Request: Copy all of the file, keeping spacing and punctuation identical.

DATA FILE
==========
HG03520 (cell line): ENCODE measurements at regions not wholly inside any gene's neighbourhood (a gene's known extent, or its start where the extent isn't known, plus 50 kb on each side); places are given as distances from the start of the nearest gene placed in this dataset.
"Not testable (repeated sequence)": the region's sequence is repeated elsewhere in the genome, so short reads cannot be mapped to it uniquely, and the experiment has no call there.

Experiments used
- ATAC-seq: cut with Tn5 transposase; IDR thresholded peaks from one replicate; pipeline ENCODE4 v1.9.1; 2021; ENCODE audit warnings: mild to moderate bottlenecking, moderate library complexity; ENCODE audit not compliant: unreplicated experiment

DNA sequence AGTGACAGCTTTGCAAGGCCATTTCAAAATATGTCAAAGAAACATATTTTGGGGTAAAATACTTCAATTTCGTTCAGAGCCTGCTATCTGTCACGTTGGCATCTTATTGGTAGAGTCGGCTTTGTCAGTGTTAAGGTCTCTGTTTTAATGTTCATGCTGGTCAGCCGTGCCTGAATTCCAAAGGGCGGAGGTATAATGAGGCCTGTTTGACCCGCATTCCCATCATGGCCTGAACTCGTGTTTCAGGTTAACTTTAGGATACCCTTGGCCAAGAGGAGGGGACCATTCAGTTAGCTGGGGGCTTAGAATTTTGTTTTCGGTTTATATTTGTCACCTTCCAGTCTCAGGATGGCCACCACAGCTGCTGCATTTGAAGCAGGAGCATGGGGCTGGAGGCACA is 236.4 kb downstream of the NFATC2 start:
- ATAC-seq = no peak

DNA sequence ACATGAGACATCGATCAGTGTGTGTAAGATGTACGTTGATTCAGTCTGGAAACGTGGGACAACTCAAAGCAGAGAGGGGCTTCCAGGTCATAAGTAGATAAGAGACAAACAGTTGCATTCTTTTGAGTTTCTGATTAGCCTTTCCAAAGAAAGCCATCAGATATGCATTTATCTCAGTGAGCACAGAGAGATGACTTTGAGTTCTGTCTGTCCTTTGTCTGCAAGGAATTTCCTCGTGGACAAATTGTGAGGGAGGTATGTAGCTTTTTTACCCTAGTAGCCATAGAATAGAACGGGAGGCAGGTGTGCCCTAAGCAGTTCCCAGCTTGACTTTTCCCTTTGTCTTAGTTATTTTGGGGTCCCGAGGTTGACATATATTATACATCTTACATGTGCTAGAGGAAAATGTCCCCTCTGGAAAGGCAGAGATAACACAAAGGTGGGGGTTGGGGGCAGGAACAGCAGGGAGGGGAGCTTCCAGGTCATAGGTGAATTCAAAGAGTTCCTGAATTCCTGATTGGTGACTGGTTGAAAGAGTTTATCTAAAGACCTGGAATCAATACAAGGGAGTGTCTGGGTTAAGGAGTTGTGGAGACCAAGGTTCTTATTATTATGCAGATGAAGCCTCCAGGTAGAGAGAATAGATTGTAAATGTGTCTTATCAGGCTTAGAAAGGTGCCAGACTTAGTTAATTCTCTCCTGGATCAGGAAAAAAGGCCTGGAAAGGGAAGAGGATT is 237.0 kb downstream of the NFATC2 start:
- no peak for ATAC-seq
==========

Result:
HG03520 (cell line): ENCODE measurements at regions not wholly inside any gene's neighbourhood (a gene's known extent, or its start where the extent isn't known, plus 50 kb on each side); places are given as distances from the start of the nearest gene placed in this dataset.
"Not testable (repeated sequence)": the region's sequence is repeated elsewhere in the genome, so short reads cannot be mapped to it uniquely, and the experiment has no call there.

Experiments used
- ATAC-seq: cut with Tn5 transposase; IDR thresholded peaks from one replicate; pipeline ENCODE4 v1.9.1; 2021; ENCODE audit warnings: mild to moderate bottlenecking, moderate library complexity; ENCODE audit not compliant: unreplicated experiment

DNA sequence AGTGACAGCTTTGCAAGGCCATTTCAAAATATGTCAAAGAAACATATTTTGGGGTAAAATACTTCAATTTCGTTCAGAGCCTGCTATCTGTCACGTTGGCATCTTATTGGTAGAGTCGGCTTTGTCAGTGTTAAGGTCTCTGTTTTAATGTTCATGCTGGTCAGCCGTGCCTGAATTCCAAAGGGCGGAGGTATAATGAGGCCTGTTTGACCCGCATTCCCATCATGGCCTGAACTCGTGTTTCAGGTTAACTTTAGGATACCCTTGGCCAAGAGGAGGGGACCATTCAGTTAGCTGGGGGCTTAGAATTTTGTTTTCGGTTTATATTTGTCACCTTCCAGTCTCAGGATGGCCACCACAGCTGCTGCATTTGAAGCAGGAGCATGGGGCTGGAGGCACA is 236.4 kb downstream of the NFATC2 start:
- ATAC-seq = no peak

DNA sequence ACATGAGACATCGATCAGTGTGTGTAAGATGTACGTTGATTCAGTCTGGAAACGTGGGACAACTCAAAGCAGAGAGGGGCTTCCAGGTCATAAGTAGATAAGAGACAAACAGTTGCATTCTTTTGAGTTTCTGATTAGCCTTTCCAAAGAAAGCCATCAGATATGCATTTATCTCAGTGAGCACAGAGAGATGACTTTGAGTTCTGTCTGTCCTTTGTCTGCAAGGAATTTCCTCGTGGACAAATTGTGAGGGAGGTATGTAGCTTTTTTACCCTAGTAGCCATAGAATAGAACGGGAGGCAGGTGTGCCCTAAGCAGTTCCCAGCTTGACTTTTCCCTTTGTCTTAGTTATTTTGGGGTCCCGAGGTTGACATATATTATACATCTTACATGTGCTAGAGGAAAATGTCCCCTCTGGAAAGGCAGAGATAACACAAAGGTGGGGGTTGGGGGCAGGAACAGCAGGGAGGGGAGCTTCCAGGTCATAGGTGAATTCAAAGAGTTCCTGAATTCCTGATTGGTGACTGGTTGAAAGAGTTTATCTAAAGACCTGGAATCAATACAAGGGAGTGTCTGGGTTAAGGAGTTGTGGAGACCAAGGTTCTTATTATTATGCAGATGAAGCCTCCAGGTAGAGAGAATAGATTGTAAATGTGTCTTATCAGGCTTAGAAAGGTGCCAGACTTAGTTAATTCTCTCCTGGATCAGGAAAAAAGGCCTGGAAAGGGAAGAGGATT is 237.0 kb downstream of the NFATC2 start:
- no peak for ATAC-seq